Delta IV Heavy is readied for NROL-70. Photo by United Launch Alliance

The launch brings to an end the venerable line of Delta rockets that date back to 1960. ULA has a nice video with the history.

As for meetings and conferences, the NASA Advisory Council’s Science Committee meets all day tomorrow. They’ll have a lot to talk about. NASA’s FY2024 budget overall was cut 2 percent below its FY2023 level and science was hit particularly hard. The FY2025 request doesn’t bring much relief and it does not include any funding for the Mars Sample Return mission pending NASA’s internal decision on a path forward, expected this spring. Whatever money they decide to put into MSR will have to come from elsewhere in the science budget unless Congress adds more, which seems unlikely even though MSR has strong support from both authorizers and appropriators.

NASA’s Nicky Fox testifying to the House SS&T space subcommittee on March 21, 2024.

NASA Associate Administrator for the Science Mission Directorate, Nicky Fox, has been briefing the NASA science community and Congress about how they’re setting priorities and the challenges ahead. Fox will kick off the meeting tomorrow with an hour set aside for her presentation, then 45 minutes for Q&A. Another hour for committee discussion is in the afternoon. Should be very interesting. Fox is strongly urging the community to stick together and not break into factions fighting each other. She points out they still have a $7.5 billion portfolio and can do great science with that, even though it’s less than anticipated a year ago at this time.

Fox is a heliophysicist and makes no secret of her excitement about the upcoming total solar eclipse on April 8 that will be visible in 15 states (the other contiguous states will see a partial eclipse). On Tuesday, though, it’ll be NASA’s top brass — Administrator Bill Nelson, Deputy Administrator Pam Melroy, and Associate Administrator Jim Free — on the dias with representatives of the Federal Highway Administration and NOAA to “engage the public, share safety information, and [how to] conduct science” during the eclipse. Traffic jams are expected to be massive along the total eclipse route that runs from Texas up to Maine, hence the FHA’s participation.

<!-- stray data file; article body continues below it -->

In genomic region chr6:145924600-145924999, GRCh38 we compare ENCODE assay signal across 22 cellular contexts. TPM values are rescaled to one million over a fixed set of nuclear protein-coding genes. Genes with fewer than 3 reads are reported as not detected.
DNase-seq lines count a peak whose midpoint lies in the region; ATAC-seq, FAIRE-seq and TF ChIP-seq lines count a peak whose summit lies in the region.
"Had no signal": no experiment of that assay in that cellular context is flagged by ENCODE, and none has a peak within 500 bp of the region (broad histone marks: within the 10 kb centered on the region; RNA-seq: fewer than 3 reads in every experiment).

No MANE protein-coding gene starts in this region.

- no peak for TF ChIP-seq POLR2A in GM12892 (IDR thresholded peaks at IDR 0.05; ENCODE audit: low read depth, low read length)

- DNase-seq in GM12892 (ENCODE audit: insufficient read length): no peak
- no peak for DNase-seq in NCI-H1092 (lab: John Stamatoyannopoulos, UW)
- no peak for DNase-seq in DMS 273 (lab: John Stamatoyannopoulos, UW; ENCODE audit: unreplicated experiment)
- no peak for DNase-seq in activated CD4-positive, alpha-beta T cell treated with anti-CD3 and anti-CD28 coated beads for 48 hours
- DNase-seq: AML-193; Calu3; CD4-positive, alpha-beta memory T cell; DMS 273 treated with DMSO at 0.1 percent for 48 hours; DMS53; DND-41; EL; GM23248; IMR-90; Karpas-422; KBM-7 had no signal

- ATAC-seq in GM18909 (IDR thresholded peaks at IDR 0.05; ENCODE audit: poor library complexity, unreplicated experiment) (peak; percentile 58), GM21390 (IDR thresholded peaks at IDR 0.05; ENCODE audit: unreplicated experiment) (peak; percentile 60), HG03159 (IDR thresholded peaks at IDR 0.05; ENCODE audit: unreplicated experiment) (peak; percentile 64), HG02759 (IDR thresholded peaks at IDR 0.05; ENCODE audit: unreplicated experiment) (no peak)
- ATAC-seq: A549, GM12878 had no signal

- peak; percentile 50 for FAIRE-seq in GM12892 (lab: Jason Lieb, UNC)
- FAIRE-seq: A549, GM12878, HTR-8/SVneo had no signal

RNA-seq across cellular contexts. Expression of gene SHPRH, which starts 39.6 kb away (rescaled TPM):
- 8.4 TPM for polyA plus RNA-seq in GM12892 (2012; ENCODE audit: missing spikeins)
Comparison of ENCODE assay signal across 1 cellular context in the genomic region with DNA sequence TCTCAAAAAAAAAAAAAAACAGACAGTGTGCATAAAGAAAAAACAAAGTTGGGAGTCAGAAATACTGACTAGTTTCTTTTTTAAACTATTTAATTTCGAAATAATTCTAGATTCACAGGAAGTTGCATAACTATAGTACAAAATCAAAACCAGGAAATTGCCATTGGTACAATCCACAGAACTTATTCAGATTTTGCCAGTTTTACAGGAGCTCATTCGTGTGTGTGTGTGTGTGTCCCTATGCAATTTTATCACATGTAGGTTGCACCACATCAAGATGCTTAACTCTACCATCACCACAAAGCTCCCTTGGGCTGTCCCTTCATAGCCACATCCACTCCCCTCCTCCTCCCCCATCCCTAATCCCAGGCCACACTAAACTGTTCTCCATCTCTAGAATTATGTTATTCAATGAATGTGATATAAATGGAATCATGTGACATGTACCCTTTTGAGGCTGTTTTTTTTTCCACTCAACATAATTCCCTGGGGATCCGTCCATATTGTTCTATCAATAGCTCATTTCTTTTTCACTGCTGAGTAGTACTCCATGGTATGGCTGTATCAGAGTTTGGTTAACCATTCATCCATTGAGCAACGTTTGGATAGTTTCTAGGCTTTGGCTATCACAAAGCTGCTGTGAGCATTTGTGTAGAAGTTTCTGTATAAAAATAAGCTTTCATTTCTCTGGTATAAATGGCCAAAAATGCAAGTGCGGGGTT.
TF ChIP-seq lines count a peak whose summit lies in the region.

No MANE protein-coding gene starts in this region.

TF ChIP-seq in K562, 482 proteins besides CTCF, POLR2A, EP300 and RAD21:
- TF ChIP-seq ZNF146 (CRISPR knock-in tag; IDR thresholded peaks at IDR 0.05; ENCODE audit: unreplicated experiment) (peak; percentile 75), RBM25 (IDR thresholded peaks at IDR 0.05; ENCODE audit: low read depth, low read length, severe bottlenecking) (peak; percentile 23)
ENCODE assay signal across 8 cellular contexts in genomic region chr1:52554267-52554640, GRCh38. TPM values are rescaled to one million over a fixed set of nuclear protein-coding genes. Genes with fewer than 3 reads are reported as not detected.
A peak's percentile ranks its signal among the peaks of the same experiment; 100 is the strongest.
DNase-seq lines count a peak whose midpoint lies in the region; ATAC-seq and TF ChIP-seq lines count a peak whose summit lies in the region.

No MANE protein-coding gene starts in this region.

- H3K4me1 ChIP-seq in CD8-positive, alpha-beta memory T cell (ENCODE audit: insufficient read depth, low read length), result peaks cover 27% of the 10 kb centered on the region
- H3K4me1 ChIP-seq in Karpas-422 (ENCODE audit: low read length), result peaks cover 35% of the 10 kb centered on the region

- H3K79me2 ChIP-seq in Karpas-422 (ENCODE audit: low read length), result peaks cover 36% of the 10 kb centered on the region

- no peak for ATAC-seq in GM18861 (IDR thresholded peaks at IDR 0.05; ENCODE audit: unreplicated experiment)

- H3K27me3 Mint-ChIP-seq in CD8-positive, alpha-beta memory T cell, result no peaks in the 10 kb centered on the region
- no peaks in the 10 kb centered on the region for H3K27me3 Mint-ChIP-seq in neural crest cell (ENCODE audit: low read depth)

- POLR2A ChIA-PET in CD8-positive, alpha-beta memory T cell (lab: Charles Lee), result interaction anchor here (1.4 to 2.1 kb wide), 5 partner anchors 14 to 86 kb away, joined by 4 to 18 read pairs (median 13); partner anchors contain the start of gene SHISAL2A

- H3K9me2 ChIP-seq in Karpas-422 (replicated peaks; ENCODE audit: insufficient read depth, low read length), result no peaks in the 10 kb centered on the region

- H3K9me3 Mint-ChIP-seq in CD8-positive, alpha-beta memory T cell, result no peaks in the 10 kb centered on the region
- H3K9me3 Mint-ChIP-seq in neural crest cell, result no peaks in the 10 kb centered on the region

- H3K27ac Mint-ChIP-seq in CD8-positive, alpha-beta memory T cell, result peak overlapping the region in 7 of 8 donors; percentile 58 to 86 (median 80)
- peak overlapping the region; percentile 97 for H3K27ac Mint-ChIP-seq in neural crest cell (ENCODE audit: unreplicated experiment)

One other event we’ll highlight is the Aerospace Industries Association’s Civil Space Budget webinar on Wednesday. AIA’s Mike French, The Planetary Society’s Casey Dreier, and AURA’s Jean Toal Eisen will once again provide their analysis of the budgets for NASA, NOAA and the FAA. The one they did last year was very insightful.

Those and other events we know about as of Sunday morning are shown below. Check back throughout the week for others we learn about later and add to our Calendar or changes to these.

Monday, March 25

Monday-Wednesday, March 25-27

Tuesday, March 26

Wednesday, March 27

Thursday, March 28